Tuesday, 26 July 2016

Film #5: How to Make a Worm Tower

Worm towers are a super simple way to turn your food scraps into fabulous plant and soil food - in situ in your vegetable garden - no double handling.

It's a great urban garden strategy - easily tucked into small space gardens. I love them in my no-dig gardens, but they are suitable too for raised beds and even large pots.

Take a look at this short film (7 mins) I just made in my garden to explain the concept and show you how to make one.


Also take a look at a previous post I have written on this topic:

If you

Take a look at my other short films:


In my award-winning garden, Crystal Waters Permaculture Village. I'll be teaching a Permaculture Design Course here from August 29 - Sept 9





Film #2: Our Permaculture Life: Community Permaculture Garden (9 mins 30 secs)


At the Yandina Community Gardens - I'll be teaching a Permaculture course there each Friday from 23 September.


In my award-winning garden, Crystal Waters Permaculture Village








My presentation at the Queensland Garden Expo in July 2016 about the incredible edible plants I love to have in my garden and why.

6 comments:

  1. I started my wormery 3 years ago, the worm tea gets used on tomato plants and the compost I mix with soil and sand to make my own potting compost the wormery is great and very low maintenance :-)

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    1. Yes, worm farms are fabulous for making your own potting mix, and take little effort to look after. Such a great addition to a garden system.

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  2. Hi Morag. I love the idea of worm towers. When I watch you dig your hole though, I feel green with envy. My soil is not as good as yours yet and I would struggle to get even half that depth without hitting rock. How deep does the tower need to go to ensure it doesn't get too hot and smelly in there? Thanks . . . Angela

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    1. The worms really need 30 cm depth so they don't get too hot in midday sun. Also needs well drained soil to make sure that the tube doesn't get waterlogged. In your case, they might work better in a raised garden bed, or thick no-dig bed. They can also work well in very large pots.

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  3. I like the process of worm towers for the ease of use. The issues you have with it are because they are not related to biological agriculture. In one of your videos, the woman giving the talk states she knows less manure seems better but she didn't know about adding fertilizers. This is just one of the issues. Worms are biological. They make their own fertilizer from the food they are given. They don't do it alone. As I write this I see Angela's comment. I don't know whether she actually meant "rock" or a cemented layer that was as hard to dig. Either way the answer is the same. Before, she can dig comfortably thru the soil to get the worms to survive, the biology to aggregate the soil has to be there for her success with worms. She will not have success until the environment at the depth of the worm tower is acceptable for the worms. If it is acceptable for the worms, it will have the soil foodweb (bacteria, fungi, protozoa, nematodes, microarthropods, etc.) that is acceptable for the worms. Worm compost is called the "cold weather compost" because they tolerate extreme cold but do not tolerate temperatures above 85 degrees F. They also require more moisture than other microbes. They require 50-60% moisture vs 40-50% for other microbes. In southwest USA, we have a hot and dry climate with soil that has been badly abused for many years. There is little LIFE left in the soil and people have given up on trying to get the soil to produce. We are beginning to have success with TRUE biological agriculture--that is management of the soil foodweb which takes into account temperature, moisture, etc. We are learning how to make thermo-compost that is an incubator for a full diverse microbiology. Theoretically, when a full diverse microbiology is back into the soil, it should be acceptable for verma-culture. The worms themselves do not make that nice rich soil. You can see the worms with the naked eye. The real workers must be seen with a microscope. I want to get a group of homeowners in our community to build these towers with the assistance of compost tea full of diverse biology, moist from the monsoon season and a cold winter to see if we can get the worms to survive. We will be monitoring the soil foodweb from start to finish with a shadow microscope. We will begin with heavily mulched with organic matter (food for the microbes), moist soil from the monsoons, then an application of compost tea. (You can't make compost tea from verma-culture because the worms will not survive. The 'worm tea' you make is humic acid at best. Look at it through a microscope.) The microbes from the tea will go as deep in the soil as the water does. They will aggregate the soil so it can hold water and nutrients and allow roots to grow. The biology has to be there first. Then, the towers will be placed and cover crops planted. The biology will have all winter to grow and reproduce. We will expect an early, high productive crop next spring with healthy soil ready for planting. If you are interested, I'll let you know our results. Anne Meloy, BioSoil Scientist.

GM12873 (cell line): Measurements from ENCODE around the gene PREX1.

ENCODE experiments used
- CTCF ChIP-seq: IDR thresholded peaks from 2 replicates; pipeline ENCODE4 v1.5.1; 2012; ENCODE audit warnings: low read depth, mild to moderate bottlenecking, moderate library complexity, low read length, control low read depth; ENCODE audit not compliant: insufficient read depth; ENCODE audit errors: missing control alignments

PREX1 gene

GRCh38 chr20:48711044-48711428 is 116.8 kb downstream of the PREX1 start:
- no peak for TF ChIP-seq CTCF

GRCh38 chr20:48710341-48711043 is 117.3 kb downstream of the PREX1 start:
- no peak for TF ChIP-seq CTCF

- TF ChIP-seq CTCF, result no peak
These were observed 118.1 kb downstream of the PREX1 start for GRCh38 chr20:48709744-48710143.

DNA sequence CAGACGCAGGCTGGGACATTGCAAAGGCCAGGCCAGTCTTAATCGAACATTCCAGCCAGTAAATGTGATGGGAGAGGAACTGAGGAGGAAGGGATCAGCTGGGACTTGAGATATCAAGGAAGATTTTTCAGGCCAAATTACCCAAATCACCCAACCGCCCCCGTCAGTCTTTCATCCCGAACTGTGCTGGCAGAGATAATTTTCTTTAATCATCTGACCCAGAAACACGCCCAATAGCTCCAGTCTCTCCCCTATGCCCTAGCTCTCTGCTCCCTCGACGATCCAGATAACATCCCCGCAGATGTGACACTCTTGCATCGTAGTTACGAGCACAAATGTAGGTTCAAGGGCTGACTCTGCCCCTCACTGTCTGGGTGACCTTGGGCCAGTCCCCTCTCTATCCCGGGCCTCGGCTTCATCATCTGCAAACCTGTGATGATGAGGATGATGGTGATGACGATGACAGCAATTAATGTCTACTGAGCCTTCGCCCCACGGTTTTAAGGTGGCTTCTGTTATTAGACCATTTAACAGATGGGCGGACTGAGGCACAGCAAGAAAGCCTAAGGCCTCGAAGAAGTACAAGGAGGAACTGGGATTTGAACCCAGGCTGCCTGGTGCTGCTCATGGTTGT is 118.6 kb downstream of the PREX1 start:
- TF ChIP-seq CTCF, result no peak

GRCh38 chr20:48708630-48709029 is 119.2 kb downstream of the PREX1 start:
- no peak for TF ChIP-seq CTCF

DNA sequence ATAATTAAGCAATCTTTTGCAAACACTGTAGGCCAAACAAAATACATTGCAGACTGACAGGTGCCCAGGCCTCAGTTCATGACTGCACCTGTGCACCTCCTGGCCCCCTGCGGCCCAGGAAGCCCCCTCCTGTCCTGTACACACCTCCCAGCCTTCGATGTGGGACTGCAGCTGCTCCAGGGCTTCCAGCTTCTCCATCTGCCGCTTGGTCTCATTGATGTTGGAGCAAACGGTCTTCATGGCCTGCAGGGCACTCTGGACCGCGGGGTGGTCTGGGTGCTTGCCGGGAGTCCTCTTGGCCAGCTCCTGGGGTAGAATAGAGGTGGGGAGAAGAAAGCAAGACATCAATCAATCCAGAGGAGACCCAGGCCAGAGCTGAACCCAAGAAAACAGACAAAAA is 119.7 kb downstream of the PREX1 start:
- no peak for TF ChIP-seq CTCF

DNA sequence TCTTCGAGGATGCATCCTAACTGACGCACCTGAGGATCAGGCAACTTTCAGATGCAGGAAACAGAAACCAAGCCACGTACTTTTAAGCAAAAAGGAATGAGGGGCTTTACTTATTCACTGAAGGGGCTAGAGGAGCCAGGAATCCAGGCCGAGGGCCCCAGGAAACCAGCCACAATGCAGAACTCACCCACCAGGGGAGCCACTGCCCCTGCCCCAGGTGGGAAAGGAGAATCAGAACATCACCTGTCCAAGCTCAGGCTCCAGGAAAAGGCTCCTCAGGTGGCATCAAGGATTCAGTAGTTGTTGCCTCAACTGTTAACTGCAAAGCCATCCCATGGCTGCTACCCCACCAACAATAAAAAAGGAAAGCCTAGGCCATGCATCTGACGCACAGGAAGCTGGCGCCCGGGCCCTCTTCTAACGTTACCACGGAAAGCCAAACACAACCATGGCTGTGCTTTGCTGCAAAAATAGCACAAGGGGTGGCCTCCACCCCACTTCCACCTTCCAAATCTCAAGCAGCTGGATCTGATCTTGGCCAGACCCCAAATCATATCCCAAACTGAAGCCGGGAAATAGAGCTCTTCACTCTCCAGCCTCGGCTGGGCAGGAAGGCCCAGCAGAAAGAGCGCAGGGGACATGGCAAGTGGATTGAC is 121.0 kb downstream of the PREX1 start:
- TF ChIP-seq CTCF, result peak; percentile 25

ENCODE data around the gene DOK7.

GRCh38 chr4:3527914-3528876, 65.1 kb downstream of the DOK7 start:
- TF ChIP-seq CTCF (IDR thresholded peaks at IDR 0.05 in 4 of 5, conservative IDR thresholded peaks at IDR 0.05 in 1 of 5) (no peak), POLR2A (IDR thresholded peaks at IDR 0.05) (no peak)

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    1. It will be wonderful to hear your results. Thanks for writing.

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